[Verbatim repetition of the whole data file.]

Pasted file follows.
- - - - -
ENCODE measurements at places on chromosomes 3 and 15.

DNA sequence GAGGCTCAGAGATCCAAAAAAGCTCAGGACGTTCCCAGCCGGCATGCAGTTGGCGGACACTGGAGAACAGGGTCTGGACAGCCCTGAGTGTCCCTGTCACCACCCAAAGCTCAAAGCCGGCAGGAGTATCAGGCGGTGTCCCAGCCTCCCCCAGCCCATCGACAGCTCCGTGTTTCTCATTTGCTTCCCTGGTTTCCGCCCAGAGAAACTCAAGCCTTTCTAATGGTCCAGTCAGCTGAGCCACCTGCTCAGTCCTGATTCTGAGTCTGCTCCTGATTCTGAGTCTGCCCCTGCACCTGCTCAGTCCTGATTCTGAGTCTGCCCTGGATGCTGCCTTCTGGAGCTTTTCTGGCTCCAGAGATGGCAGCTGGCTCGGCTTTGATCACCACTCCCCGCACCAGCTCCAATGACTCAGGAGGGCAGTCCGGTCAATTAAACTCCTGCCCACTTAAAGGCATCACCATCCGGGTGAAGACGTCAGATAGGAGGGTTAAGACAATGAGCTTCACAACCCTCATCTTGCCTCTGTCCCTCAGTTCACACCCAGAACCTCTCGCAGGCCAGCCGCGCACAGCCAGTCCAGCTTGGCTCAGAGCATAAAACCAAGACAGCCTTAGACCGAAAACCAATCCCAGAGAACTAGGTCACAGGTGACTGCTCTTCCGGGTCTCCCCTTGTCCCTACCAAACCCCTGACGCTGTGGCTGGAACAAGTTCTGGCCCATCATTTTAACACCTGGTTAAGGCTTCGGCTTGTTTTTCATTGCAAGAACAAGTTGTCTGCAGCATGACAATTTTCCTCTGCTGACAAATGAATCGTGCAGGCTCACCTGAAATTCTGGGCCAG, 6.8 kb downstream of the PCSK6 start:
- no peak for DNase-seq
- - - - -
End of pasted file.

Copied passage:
ENCODE measurements at places on chromosomes 3 and 15.

DNA sequence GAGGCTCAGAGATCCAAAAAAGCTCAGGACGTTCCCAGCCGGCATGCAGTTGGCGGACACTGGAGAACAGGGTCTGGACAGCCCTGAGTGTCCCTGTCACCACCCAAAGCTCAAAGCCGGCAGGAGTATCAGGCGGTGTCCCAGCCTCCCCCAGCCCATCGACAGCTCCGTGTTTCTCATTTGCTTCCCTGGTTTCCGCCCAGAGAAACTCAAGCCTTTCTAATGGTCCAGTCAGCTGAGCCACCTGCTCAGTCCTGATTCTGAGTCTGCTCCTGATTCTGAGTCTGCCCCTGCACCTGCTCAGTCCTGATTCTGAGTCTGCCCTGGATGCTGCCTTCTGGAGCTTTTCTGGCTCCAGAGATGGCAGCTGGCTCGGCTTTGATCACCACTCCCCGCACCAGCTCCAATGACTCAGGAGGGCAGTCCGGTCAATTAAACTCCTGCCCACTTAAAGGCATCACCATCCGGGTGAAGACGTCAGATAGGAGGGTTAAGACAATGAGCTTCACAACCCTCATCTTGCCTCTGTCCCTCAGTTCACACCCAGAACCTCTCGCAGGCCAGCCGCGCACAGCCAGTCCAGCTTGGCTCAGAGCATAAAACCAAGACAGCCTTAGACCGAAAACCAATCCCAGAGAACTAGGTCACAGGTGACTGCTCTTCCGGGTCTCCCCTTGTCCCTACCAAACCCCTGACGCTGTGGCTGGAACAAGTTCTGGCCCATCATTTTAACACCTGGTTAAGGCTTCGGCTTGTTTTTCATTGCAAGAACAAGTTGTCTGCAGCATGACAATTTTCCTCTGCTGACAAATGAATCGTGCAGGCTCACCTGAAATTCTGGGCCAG, 6.8 kb downstream of the PCSK6 start:
- no peak for DNase-seq